House of Ashes, the third game in Supermassive Games’ The Dark Pictures Anthology, is the best game the studio has released since the PS4 exclusive Until Dawn. The game released by Sony just hit all the right notes and was a huge surprise upon launch. House of Ashes suggests that the studio still has what it takes, but for whatever reasons, it still hasn’t gotten back to the level that allowed them to create a horror video game classic.
For me, the biggest problem with House of Ashes is related to what it apparently wants to be: a movie and a video game. This is a video game, but it is one of the least interactive I have played in a long time. It looks a lot like a 3D point-and-click adventure, with the occasional QTE or a cursor that you have to move to target an enemy. This is a game that anyone could play, which is something that can rarely be said, but because of this I found that it exceeds its runtime, which is true that it is already short.
As it is an easy game to use, and one that you are encouraged to play with friends, the horror story told here is far too long. Sure, Supermassive was keen to deliver a reasonable-length campaign, but as a video game, the basic mechanics just aren’t interesting for that game length. Cut it all down to a quick two hours, cutting out reflection scenes, and this could have been a brilliant interactive horror movie.
There are definite moments of excellence at House of Ashes. When given control of one of the five main playable characters in a more confined area, the camera chooses to hover over your shoulder, the game offers an atmosphere in abundance. It’s claustrophobic and uptight, and my brain immediately jumped to Aliens and The Descent, but here those moments are essentially glass-bottom boats where you travel from one encounter to another. At first they are scary, but once you have clicked that you are okay, the fear disappears.
There is no combat in House of Ashes other than a button-press QTE (tap Square to stab a monster) or an Operation Wolf in some console-style target shooting where you simply move your aim cursor loosely on the target and shoot within a time limit. By making the game highly accessible, almost every superbly crafted horror moment can never reach its potential.
I haven’t talked about the story yet, as it’s largely cliché, especially in the early stages. They tell you a backstory about an ancient terror that lives underground in a Sumerian temple. Fast-forward to the Iraq war and we come across a lot of war movie stereotypes that can only be shaped to a limited extent. Salim, an Iraqi soldier, stands out, the only non-American character that can be played. He has the saddest backstory and the most conflicting role in events, and more importantly, he doesn’t sound like an idiot.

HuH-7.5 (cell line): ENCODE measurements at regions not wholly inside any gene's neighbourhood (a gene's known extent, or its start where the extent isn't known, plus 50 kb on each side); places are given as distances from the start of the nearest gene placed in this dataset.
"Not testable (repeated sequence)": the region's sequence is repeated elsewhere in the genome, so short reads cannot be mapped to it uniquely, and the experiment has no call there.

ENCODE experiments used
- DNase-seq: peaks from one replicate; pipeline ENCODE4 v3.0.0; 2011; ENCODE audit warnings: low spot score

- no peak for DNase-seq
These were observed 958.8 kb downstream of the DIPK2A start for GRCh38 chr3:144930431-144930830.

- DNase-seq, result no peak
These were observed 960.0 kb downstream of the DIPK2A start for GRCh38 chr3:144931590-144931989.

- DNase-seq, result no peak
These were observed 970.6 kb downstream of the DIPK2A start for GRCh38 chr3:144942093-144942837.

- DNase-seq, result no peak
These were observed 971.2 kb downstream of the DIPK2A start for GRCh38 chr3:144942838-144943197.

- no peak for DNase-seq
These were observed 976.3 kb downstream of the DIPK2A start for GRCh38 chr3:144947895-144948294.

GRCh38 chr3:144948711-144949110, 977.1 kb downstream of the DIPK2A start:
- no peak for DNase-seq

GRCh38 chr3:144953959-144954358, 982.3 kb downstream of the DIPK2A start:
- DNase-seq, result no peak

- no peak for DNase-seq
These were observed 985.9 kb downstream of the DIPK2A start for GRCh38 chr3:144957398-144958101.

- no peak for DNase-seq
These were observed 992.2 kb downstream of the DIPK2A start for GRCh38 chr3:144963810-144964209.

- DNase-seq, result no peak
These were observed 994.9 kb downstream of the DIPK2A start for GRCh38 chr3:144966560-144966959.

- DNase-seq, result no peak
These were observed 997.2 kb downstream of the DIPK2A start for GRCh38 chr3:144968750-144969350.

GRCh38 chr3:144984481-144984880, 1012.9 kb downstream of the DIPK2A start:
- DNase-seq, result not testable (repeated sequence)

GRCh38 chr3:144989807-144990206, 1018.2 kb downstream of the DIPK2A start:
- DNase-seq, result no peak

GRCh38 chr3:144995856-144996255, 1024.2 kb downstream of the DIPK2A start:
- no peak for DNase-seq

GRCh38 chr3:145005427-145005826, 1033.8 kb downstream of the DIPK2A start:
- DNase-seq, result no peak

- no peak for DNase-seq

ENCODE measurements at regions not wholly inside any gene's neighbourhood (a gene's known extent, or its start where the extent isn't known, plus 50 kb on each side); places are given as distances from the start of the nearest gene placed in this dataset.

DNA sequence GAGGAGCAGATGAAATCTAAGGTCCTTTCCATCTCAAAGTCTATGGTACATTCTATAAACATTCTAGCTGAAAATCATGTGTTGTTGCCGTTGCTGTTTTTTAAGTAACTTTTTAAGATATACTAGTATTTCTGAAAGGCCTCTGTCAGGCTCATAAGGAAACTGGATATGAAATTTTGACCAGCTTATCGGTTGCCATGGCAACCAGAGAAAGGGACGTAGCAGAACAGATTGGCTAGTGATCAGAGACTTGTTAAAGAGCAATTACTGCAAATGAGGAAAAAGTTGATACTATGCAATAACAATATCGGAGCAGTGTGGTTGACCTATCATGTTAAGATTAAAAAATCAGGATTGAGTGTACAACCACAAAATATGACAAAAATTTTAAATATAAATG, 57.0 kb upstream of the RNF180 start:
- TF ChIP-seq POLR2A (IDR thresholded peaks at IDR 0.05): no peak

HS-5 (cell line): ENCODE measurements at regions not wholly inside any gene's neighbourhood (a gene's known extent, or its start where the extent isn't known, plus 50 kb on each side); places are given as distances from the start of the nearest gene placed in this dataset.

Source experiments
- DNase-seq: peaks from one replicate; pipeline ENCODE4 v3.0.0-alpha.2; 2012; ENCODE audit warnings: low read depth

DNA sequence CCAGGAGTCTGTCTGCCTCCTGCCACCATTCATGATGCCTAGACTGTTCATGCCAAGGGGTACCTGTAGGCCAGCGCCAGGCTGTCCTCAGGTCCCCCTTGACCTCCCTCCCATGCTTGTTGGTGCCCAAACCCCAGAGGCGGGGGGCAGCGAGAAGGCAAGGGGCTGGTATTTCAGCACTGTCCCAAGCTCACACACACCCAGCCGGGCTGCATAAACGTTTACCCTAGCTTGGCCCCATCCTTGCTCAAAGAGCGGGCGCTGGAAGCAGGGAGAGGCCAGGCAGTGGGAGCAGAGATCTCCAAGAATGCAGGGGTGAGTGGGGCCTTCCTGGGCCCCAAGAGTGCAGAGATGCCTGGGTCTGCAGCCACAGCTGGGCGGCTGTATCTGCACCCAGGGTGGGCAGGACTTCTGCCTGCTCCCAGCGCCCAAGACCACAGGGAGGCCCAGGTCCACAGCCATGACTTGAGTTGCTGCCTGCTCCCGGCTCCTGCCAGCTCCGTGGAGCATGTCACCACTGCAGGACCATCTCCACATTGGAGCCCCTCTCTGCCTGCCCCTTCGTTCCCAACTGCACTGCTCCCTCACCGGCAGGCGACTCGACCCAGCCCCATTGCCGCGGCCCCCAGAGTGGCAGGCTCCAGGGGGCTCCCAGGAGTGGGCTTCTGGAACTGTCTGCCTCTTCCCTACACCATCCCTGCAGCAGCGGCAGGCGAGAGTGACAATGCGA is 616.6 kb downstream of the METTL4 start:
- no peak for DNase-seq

There is the expected amount of tension between US Marines and Iraqi soldiers, but attempts to make everything feel less than Oorah seem a bit forced (the man is sad because he remembers killing an innocent civilian, the constant hammering of »The enemy of my enemy is my friend »). The game tries to touch on difficult subjects, even on September 11, but it is quite superficial. Some of the Marines redeem themselves a bit for the conclusion of the games, but it’s fair to say that the acting is better than the story being told.
House of Ashes, despite my problems with its duration and lack of playability, has a lot of good moments. Most of these are tied to hastily pressed on-screen button prompts, which can be easy to miss and have pretty dire consequences. These QTEs work fine, but they just aren’t backed up by enough horror due to the aforementioned danger-free gameplay sequences.
There’s also a big part of me that wants the tone to be a little lighter and dumber. This is a story that is taken too seriously. One of my favorite moments was late, a character heroically burst onto the scene with the phrase, “Hey, damn, I’ve got something for you!” It was perfect. It’s what I want from games like this. However, in terms of moments when “Americans start cheering at the movies,” this is the only one I remember happening.
There are many things that I like about House of Ashes. It can look great (but also a bit clunky at some points), the acting is great by far, and your actions (or lack of) can really impact the story. However, the element of the game is missing, which in turn makes the game sequences in which you have proper control end without scares. This is a fun time, especially if playing in a group or online with a friend, but I was more afraid of button prompts than monsters.
Disclaimer: Tested version: PS5. The publisher provided a copy of the game. Also available on PS4, Xbox One, Xbox Series X | S and PC.